“Be Safe I Love You” by Cara Hoffman; Simon & Schuster ($26)
Beautifully written and unflinching in its honesty, Cara Hoffman’s provocative second novel offers a window into events we’d prefer to see less clearly. A soldier, Lauren Clay, returns from her tour of duty in Iraq. She struggles to adjust to civilian life. Her family and friends strive for jovial fakery because they cannot bear to consider what she has experienced. We might do the same.
“(T)hey were supposed to pretend … even as they lived in the shadow of the base, and heard reports from places like Fallujah, or read about disastrous brutal homecomings, they were supposed to pretend that what she did was some angel’s work in hell.”
A former investigative reporter who’s currently teaching at Bronx Community College, Hoffman has a knack for getting to the heart of critical contemporary issues. Her haunting first novel “So Much Pretty” _ about a young woman who goes missing in a rural town _ is a devastating look at violence against women and the complicated landscape of vengeance. Disguised as a crime story, it presents the sort of rigorous moral questions that have no easy answers and sear themselves in your memory for a good long time.
“Hyde” by Daniel Levine; Houghton Mifflin Harcourt ($24)
As Grendel is to Beowulf or Wicked is to The Wizard of Oz, so Hyde is to Jekyll and Hyde.
Levine makes it somewhat difficult for contemporary readers by writing in the same style as Stevenson, which sounds stilted and overly formal to modern ears, at least mine. Still, one can’t deny the powerful, bloody exuberance of the violence and gore, however, which sometimes makes “The Walking Dead” seem like a walk in the proverbial park.
We’re barely on Page 4 before we get a vivid description of a wound that’s likened to “a blood-gorged spider at the heart of its web, its abdomen a-throb. … Look at what he’s left me. What he’s made me do. All those experimental powders, those double injections _ and for what? The end is the same.” Welcome to my nightmares, thank you very much.
“In Paradise” by Peter Matthiessen; Riverhead ($27.95)
Toward the end of the late Peter Matthiessen’s novel “In Paradise,” Clement Olin, a 55-year-old American academic, takes one last look around the grounds of Auschwitz-Birkenau, where he has been on a two-week retreat with a group of 140, including descendants of both perpetrators and survivors. He imagines the not-too-distant day when the land is reclaimed by commerce and time:
“The last barracks, the last guard post, all that barbed wire and broken brick, will be stripped off and scavenged … the weather will transform the ash pits into lily ponds, and fresh meadows will be suitable once more for butterflies, wildflowers, children’s voices, Sunday strolling, picnics, trysts. … Even its picturesque old name, Brzezinka, can only enhance the marketing potential of the grand development to follow. The Birches? River Meadows? And what will happen to its strange power?”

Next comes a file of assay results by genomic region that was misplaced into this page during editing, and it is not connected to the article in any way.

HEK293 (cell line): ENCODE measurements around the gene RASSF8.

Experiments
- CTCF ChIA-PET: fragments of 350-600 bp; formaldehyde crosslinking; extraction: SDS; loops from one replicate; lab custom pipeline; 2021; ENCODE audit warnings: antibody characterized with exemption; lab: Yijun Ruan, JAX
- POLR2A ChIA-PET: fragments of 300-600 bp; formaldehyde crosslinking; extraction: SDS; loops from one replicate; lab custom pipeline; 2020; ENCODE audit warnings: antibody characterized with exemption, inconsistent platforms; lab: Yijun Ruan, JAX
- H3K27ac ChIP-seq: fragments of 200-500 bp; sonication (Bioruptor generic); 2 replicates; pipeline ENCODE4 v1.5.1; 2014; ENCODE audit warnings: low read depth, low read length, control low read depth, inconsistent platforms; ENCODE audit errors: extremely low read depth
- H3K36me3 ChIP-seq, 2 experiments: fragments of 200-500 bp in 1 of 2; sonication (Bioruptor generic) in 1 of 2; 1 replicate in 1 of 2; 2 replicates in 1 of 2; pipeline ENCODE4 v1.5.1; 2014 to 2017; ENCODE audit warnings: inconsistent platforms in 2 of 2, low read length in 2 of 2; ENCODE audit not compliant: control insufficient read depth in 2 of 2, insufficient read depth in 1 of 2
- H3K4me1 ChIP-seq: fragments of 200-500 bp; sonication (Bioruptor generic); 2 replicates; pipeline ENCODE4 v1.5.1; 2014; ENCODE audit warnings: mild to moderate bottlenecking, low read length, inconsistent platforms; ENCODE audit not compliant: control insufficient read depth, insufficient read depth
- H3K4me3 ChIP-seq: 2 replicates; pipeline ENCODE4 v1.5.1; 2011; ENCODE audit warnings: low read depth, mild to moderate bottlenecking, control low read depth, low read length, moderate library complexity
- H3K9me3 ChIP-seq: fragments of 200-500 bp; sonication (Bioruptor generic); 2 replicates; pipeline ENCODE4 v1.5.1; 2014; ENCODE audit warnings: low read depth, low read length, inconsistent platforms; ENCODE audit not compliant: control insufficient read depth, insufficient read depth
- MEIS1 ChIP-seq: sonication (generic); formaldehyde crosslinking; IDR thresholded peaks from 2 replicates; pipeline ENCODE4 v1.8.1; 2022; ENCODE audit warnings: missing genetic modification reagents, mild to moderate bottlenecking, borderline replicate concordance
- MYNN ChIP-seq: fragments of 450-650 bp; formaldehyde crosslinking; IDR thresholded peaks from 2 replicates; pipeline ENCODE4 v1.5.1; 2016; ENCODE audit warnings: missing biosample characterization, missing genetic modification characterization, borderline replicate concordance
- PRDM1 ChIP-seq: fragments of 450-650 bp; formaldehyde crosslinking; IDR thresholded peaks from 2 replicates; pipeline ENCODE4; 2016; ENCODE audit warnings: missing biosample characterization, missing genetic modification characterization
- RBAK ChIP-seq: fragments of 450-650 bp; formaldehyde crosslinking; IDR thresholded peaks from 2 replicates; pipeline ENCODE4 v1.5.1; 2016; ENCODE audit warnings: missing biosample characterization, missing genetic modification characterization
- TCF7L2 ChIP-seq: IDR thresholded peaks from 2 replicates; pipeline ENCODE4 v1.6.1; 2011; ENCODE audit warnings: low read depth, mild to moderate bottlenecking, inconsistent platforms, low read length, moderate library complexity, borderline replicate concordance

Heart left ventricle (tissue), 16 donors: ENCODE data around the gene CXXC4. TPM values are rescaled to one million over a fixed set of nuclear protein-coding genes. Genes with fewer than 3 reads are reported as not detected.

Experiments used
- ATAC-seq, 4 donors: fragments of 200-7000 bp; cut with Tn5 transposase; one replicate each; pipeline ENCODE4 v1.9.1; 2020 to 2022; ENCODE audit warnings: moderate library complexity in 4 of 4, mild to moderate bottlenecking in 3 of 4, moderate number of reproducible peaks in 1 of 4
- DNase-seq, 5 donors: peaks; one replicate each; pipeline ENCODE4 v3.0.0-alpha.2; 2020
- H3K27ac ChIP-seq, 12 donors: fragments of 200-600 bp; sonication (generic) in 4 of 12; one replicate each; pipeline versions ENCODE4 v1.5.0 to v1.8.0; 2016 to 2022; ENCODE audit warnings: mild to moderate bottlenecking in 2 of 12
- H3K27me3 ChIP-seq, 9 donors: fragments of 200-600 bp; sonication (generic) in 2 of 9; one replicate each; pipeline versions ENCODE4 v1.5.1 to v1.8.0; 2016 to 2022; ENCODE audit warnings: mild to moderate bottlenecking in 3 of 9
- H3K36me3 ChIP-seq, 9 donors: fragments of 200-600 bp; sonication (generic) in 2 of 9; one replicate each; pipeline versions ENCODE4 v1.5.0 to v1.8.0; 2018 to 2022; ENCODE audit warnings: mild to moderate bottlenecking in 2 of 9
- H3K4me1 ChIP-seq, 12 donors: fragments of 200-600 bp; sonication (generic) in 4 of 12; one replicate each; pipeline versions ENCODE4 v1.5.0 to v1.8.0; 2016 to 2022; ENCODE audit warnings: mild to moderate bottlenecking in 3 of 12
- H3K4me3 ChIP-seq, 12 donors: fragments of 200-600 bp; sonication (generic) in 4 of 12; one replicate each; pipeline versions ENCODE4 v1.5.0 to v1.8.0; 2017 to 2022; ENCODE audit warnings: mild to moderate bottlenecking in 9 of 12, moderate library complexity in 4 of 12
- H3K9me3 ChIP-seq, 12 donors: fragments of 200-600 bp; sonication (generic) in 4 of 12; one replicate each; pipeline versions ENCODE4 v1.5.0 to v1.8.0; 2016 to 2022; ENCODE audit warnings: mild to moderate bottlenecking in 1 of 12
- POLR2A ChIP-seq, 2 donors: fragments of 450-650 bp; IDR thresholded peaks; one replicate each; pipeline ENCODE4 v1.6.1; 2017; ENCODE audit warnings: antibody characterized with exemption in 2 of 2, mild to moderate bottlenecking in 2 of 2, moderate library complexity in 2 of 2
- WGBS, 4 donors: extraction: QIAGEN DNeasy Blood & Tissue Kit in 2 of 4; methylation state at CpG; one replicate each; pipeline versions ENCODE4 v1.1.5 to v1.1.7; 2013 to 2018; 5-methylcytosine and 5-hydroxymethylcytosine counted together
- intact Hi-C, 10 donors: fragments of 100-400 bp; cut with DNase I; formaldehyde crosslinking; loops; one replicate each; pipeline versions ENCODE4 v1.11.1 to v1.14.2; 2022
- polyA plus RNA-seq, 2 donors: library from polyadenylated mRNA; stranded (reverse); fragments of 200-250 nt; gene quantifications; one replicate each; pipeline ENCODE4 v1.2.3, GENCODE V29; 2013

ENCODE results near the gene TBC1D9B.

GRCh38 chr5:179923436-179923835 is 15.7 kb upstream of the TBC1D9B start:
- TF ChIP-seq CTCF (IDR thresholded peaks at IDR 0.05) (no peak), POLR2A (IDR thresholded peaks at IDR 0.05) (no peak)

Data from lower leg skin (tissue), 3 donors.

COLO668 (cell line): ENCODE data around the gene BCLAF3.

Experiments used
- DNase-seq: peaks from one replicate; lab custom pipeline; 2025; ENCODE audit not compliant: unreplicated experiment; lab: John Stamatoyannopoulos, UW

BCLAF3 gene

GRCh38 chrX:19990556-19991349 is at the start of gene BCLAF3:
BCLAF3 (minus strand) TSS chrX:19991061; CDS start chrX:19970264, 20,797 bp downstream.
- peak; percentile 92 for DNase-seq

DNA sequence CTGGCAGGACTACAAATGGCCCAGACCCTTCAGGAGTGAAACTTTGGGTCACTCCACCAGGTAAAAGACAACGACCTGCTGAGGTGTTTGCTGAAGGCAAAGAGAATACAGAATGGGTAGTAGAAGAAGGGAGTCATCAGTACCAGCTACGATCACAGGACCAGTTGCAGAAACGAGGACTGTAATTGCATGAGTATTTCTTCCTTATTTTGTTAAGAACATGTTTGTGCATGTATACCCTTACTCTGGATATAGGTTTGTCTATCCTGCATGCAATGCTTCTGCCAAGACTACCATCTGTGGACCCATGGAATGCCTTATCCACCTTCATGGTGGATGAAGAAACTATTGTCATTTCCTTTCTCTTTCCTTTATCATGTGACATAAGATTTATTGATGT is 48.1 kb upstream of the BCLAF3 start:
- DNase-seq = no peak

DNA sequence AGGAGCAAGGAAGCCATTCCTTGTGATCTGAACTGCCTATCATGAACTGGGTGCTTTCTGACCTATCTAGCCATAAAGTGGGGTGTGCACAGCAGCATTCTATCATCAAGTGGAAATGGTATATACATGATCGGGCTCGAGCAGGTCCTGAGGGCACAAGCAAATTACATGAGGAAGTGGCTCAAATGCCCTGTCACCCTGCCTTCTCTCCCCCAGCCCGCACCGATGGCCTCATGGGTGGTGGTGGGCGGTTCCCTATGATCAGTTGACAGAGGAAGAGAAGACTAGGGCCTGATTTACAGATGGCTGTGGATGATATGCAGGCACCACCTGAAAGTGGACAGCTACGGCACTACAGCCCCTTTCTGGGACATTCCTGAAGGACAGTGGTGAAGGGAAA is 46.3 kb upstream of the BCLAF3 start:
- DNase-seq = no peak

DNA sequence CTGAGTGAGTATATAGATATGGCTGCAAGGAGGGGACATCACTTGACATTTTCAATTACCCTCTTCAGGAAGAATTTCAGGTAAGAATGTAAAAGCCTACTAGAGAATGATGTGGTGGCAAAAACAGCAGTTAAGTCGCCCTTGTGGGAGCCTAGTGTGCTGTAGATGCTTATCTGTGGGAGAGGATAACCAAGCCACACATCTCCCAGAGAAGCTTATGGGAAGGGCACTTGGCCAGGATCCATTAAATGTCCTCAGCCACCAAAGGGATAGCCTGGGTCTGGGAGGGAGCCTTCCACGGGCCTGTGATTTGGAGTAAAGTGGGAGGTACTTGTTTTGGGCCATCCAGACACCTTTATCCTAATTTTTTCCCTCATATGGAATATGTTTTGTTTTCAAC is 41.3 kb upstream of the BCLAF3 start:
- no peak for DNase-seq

To capture that “strange power” was the last literary task undertaken by this three-time National Book Award winner. (Matthiessen died at 86 on April 5.)
“The Divide: American Injustice in the Age of the Wealth Gap” by Matt Taibbi; Spiegel & Grau ($27)
Matt Taibbi’s heart is in the right place. He’s outraged that, all over America, the little people are getting screwed by the banking and criminal justice systems, while Wall Street executives get away with the financial equivalent of murder.
There’s probably a pretty good book in this paradox. Unfortunately, “The Divide: American Injustice in the Age of the Wealth Gap” isn’t it. That’s a shame, because the contrast he highlights in this extended rant is real, and it’s tragic.
“The Divide” oscillates between stories of wrongdoing by fabulously well-paid financial chieftains and systemic abuse of the poor, but the effort is undermined by shallow thinking and hasty notebook emptying. It’s worth examining the book’s shortcomings in detail to understand the real nature of the problem and how it might be remedied, or at least palliated.
Bear in mind throughout that, at some deep level, Taibbi and the more coherent critics of Wall Street, financial regulation and the criminal justice system are right about the essential unfairness of our current arrangements. And Taibbi vividly describes some outrageous cases of police abuse. But passion in a just cause isn’t enough to explain, let alone solve, major social and political problems.
“Doing Harm” by Kelly Parsons; St. Martin’s Press ($25.99)
Kelly Parsons’ highly entertaining debut delves deep into the ethics and competitiveness of the medical profession while exploring why doctors choose their careers. “Doing Harm” starts strong and never loses its momentum throughout the energetic plot infused with an intriguing look at modern medicine without being overwhelmed by the intricacies of the profession.
“Doing Harm” also will scare anyone who has to go to the hospital.